The advocacy group In Defense of Christians also condemned the attack.
"IDC condemns in the strongest terms the brutal violence and tactics of torture being used by Syrian President Bashar al-Assad's regime with the support of Russian and Iranian forces against civilians in Syria," IDC executive director Philippe Nassif stated.
Religious and political leaders have called for prayer, for the perpetrators to be held accountable, and for a peaceful end to the conflict which has lasted for over six years.
"In this season of Lent when Christians draw near to the suffering of Christ, let us match the horrific indifference shown for innocent life with a fervent prayer for love to break through the evil," Cardinal DiNardo said. "Let us also match our prayer with a faithful witness to suffering so that no life at risk is forgotten."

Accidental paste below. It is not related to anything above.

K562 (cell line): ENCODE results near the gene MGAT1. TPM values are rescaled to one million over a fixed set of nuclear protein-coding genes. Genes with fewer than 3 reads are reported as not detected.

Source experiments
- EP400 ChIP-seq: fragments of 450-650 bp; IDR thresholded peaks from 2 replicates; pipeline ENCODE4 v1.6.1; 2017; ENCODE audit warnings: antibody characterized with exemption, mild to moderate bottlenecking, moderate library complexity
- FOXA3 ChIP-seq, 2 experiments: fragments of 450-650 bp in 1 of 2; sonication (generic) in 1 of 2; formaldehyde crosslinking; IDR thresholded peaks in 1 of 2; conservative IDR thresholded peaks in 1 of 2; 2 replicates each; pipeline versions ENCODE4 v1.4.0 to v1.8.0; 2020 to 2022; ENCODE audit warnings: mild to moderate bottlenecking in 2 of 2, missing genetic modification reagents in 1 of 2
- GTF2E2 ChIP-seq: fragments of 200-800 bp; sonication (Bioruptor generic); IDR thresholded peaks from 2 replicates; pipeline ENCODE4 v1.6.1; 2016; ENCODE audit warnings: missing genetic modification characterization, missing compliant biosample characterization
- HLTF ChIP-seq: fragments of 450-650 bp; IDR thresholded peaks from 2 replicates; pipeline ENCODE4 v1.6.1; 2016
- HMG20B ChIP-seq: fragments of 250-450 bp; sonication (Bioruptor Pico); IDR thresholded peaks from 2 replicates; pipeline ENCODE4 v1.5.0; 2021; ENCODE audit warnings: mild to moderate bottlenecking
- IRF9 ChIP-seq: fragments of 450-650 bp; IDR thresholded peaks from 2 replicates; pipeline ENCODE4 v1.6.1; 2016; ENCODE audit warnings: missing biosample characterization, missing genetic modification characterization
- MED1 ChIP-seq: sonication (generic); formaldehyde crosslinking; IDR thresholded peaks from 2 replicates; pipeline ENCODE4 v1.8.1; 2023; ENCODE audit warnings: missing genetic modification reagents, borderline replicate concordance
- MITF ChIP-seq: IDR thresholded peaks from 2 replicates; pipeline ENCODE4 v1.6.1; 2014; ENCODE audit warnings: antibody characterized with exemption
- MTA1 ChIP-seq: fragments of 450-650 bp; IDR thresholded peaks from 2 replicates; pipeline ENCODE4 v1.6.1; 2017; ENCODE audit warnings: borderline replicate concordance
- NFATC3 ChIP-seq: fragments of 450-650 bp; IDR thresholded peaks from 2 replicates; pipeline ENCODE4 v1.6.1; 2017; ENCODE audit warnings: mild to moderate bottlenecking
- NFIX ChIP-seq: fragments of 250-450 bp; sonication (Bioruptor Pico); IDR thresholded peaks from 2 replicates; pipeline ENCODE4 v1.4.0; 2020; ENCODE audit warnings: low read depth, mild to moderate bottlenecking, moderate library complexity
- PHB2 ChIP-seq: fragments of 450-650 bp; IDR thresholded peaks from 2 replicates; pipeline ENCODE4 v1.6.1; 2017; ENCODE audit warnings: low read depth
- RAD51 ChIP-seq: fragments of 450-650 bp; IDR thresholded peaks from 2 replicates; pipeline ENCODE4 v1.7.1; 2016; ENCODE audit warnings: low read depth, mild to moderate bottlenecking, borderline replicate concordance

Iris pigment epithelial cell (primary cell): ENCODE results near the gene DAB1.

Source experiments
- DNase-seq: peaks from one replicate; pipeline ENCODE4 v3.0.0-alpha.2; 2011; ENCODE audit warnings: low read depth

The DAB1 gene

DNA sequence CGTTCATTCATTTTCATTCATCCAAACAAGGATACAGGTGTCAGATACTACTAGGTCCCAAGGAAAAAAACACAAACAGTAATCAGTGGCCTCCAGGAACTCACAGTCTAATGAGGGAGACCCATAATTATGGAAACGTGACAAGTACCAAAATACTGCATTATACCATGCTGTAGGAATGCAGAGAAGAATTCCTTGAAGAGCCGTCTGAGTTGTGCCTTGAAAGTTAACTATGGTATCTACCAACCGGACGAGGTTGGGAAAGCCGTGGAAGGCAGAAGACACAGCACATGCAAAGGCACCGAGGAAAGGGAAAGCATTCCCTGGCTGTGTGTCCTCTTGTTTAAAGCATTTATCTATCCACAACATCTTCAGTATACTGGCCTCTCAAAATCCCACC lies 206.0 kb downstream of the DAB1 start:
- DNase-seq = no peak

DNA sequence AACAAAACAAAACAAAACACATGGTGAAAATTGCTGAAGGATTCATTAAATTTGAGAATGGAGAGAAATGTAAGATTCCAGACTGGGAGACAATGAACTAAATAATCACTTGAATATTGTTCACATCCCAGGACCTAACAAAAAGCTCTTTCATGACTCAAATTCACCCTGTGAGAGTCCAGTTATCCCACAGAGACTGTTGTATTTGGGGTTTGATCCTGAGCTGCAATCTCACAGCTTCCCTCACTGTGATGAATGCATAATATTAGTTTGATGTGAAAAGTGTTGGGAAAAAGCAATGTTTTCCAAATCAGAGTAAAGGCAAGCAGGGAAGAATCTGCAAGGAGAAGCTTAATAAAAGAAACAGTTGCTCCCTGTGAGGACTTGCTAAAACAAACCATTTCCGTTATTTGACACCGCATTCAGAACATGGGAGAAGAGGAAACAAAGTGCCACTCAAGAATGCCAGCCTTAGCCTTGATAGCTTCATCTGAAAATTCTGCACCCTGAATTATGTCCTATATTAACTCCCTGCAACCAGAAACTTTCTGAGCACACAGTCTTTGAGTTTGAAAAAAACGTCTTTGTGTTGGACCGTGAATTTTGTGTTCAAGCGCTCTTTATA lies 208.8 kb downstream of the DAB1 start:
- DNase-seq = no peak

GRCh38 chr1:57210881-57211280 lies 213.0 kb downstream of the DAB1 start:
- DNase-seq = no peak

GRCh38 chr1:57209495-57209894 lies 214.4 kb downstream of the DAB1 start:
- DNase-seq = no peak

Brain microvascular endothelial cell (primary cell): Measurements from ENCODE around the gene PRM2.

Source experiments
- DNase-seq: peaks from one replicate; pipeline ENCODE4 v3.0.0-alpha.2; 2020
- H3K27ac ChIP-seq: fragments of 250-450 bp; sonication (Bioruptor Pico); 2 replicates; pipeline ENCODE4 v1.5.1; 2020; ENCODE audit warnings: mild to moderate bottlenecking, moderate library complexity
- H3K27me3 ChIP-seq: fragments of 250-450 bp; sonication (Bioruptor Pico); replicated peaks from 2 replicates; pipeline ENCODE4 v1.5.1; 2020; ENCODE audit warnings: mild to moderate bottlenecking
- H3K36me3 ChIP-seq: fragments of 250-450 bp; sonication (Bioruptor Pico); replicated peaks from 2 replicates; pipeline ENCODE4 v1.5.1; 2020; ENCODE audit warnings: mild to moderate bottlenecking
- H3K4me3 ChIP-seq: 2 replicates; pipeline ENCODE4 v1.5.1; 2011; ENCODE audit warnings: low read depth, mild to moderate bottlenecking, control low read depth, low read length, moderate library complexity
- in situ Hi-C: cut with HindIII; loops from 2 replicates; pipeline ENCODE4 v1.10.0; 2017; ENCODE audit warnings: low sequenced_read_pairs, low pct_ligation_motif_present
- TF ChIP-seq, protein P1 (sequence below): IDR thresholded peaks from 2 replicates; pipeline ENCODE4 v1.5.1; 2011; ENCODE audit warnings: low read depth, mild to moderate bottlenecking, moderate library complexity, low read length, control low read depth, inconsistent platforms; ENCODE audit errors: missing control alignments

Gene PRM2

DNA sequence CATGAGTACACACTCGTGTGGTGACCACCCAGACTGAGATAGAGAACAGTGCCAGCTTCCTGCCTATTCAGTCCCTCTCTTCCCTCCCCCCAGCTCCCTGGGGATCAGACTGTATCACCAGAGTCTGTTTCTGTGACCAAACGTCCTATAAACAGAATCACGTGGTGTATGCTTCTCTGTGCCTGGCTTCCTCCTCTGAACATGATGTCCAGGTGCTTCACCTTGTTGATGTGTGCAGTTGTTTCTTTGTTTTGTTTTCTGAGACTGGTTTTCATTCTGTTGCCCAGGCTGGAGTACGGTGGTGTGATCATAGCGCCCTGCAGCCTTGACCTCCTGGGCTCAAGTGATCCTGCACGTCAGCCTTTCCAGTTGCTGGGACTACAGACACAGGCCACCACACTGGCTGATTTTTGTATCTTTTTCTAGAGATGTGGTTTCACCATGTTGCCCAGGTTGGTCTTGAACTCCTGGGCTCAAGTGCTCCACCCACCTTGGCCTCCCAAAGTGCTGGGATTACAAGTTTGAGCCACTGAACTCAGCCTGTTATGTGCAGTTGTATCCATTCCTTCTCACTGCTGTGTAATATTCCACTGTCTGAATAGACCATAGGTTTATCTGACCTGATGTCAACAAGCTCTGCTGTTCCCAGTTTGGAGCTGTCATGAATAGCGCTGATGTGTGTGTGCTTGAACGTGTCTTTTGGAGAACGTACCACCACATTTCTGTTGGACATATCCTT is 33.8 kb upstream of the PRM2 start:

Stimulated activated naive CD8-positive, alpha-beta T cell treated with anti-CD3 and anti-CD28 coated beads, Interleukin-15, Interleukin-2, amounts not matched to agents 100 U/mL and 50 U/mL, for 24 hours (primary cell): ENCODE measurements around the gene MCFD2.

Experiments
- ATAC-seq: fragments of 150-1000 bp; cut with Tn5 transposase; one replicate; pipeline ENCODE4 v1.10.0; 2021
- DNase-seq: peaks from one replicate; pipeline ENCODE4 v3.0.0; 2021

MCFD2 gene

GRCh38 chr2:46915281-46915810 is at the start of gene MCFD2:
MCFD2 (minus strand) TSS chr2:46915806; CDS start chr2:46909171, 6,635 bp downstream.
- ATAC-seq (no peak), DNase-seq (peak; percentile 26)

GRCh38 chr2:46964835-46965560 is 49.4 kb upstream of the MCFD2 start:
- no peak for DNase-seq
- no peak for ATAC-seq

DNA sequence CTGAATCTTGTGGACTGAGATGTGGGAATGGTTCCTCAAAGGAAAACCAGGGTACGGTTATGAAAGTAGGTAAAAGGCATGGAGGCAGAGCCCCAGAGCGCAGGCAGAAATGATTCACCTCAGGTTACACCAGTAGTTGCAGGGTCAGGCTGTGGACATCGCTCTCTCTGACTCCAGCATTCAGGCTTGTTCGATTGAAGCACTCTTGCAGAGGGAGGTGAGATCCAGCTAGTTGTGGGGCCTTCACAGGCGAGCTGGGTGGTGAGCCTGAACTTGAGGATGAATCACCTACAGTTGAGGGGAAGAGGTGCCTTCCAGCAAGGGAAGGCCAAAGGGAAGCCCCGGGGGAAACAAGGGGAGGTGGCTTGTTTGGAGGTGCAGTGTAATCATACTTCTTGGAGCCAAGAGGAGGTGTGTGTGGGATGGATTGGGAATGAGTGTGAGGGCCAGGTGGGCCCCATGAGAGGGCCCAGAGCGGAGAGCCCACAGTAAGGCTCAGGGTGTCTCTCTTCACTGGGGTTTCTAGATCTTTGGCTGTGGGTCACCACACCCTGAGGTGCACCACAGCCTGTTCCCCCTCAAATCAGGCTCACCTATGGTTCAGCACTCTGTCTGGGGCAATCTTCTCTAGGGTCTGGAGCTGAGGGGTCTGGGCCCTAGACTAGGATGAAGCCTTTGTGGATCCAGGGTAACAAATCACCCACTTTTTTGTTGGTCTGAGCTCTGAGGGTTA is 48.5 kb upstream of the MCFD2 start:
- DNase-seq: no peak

Pope Francis condemned the attack and offered his prayers "for the victims and their families."
"I appeal to the conscience of those who have political responsibility, locally and internationally, so that this tragedy may come to an end and relief be brought to that beloved population who for too long have been devastated by war," he said.
The use of poison gas on civilians is a war crime, but under international criminal law the perpetrator is not known right now with complete certainty, Professor Robert Destro, an international law expert at the Catholic University of America's Columbus School of Law, explained to CNA.
"We need to know who did it," he insisted. "There are certain things that you are just not allowed to do."
There are several actions countries could take to find the perpetrators and hold them accountable, he said, one approach being to use international criminal law, filing an indictment against the guilty party in an international criminal tribunal.
However, for this to take place, world leaders like the U.S., China, and Russia would have to come together, as "the U.S. cannot hold them responsible by itself."
The international community must start meeting to determine not the best interests of particular countries, he said, but rather "what is in the best interest of people who live in the neighborhood" in Syria.
(Story continues below)
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